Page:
"Intel's first preference is to always fill the fabs with their own products," says Moorhead. "Doing so, they're basically double-dipping compared to something like TSMC, where TSMC makes the manufacturing margins and Qualcomm makes the design margins. In-house, Intel captures both of those."
Intel still needs to manufacture hundreds of millions of processors to meet the demand for basic PCs and laptops, even in these glum times. And if Intel ever (hopefully, eventually) becomes competitive in the mobile market -- much less the Internet of Things market -- it will need big volumes there, too. Big volumes mean full fabs.
An expanded custom chip business isn't out of the question, though. Processors-to-order can keep the fabs a-flowing until Intel strikes the mobile mother lode.
Intel does bring unparalleled processor design technology to the table. Then, too, some of its fabs are running slim these days, and the custom chips they've designed thus far have all been of the high-margin variety. Plus, the impending move to larger 450mm wafers means that existing fabs will have even higher capacities in the future.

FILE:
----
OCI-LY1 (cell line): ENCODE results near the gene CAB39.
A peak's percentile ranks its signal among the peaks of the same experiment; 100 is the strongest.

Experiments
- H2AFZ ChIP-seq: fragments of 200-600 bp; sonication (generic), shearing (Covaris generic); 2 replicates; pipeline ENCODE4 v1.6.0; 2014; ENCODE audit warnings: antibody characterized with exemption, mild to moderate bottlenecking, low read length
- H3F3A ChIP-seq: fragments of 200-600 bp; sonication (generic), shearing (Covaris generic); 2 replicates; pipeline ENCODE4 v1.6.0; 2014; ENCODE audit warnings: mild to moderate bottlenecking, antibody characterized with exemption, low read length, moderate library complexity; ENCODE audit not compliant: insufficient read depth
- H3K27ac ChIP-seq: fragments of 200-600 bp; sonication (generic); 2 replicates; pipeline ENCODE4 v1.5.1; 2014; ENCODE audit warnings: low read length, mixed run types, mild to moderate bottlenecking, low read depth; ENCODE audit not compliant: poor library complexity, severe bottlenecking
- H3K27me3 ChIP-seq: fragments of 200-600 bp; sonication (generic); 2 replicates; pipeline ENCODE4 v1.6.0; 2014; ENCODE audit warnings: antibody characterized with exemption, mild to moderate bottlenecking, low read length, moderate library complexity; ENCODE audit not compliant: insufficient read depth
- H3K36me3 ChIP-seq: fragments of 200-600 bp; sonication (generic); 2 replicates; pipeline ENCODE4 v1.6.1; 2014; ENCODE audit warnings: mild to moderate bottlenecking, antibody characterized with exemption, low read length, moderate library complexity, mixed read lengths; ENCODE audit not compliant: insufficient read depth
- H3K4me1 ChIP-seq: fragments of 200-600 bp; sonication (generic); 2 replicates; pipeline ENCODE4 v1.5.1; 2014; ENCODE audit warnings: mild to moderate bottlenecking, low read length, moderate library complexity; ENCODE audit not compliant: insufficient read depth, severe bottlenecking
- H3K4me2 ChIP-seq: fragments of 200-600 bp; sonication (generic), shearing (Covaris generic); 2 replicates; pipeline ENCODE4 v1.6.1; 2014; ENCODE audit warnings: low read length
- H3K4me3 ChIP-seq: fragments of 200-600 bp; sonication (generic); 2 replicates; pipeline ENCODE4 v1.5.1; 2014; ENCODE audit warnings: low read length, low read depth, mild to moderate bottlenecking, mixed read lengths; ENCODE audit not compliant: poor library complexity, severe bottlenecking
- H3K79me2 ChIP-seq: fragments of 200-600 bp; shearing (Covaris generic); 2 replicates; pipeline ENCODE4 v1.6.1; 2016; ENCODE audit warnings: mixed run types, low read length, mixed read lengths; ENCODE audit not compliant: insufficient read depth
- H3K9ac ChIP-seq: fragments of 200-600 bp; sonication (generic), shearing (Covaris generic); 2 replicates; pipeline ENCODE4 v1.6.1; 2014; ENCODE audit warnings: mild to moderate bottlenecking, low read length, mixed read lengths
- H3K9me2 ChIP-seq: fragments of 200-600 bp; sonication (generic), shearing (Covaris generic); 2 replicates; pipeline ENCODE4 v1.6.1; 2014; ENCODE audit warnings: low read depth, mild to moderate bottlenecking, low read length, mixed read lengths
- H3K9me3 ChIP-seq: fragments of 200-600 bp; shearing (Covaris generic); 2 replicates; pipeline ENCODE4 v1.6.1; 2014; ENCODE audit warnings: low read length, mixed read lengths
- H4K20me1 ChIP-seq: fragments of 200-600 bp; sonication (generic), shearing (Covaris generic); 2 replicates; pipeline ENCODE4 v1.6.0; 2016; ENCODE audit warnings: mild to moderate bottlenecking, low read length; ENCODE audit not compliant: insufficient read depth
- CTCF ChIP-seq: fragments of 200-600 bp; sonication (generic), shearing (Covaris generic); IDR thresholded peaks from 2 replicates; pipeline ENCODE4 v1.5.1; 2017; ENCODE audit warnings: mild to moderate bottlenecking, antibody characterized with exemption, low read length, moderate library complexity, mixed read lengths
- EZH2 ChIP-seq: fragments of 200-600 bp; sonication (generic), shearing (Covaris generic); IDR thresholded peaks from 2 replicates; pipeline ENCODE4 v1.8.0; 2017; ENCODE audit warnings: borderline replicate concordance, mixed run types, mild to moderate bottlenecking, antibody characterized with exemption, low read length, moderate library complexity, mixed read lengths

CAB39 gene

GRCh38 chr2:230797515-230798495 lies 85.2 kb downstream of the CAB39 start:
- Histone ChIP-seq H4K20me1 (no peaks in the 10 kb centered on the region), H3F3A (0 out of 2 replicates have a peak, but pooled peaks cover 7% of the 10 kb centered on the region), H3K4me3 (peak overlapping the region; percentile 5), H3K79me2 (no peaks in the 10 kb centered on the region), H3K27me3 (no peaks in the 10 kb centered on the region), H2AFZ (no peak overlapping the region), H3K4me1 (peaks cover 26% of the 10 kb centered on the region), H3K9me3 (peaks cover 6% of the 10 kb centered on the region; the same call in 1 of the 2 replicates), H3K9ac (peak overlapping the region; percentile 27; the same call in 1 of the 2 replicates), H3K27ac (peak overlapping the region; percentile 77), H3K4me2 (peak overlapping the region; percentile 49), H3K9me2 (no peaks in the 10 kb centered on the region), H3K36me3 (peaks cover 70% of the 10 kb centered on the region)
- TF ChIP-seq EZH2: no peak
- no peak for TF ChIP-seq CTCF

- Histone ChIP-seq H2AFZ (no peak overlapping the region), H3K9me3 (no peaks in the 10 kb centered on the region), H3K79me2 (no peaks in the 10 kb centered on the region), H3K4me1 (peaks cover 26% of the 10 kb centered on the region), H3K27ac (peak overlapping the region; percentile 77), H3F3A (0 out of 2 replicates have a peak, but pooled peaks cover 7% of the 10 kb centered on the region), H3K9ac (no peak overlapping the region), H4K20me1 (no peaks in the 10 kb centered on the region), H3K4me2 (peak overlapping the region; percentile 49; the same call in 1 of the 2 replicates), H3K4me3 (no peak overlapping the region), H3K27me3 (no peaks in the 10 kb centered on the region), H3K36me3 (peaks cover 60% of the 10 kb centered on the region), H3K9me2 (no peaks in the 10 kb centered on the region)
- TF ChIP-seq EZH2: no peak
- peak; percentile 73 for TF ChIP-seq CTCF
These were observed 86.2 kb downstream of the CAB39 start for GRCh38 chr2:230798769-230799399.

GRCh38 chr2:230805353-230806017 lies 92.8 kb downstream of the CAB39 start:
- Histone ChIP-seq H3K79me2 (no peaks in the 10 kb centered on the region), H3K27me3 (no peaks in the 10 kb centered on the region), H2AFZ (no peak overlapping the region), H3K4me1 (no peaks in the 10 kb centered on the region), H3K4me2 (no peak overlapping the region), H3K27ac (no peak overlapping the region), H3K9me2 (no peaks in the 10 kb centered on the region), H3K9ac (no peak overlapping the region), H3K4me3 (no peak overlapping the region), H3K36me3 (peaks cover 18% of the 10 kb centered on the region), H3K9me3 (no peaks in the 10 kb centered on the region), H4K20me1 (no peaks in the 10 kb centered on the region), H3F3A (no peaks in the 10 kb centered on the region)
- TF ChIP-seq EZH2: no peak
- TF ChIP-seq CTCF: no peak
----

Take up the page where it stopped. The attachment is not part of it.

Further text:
"If they don't feel they can fill their fabs [with in-house work], that's the time for Intel to do a very broad foundry business," Moorhead says. Dean McCarron, principal analyst at Mercury Research, told PCWorld that eventually 20 percent of the chips coming out of Intel fabs will likely be contract work, no doubt of the high-margin variety.
So, we might see Intel take on more custom foundry customers here and there, but it's basically a side gig -- albeit potentially a billion-dollar side gig.
But hey, it's always good to have a Plan B. Intel has to pay for that $18 billion in R&D costs somehow.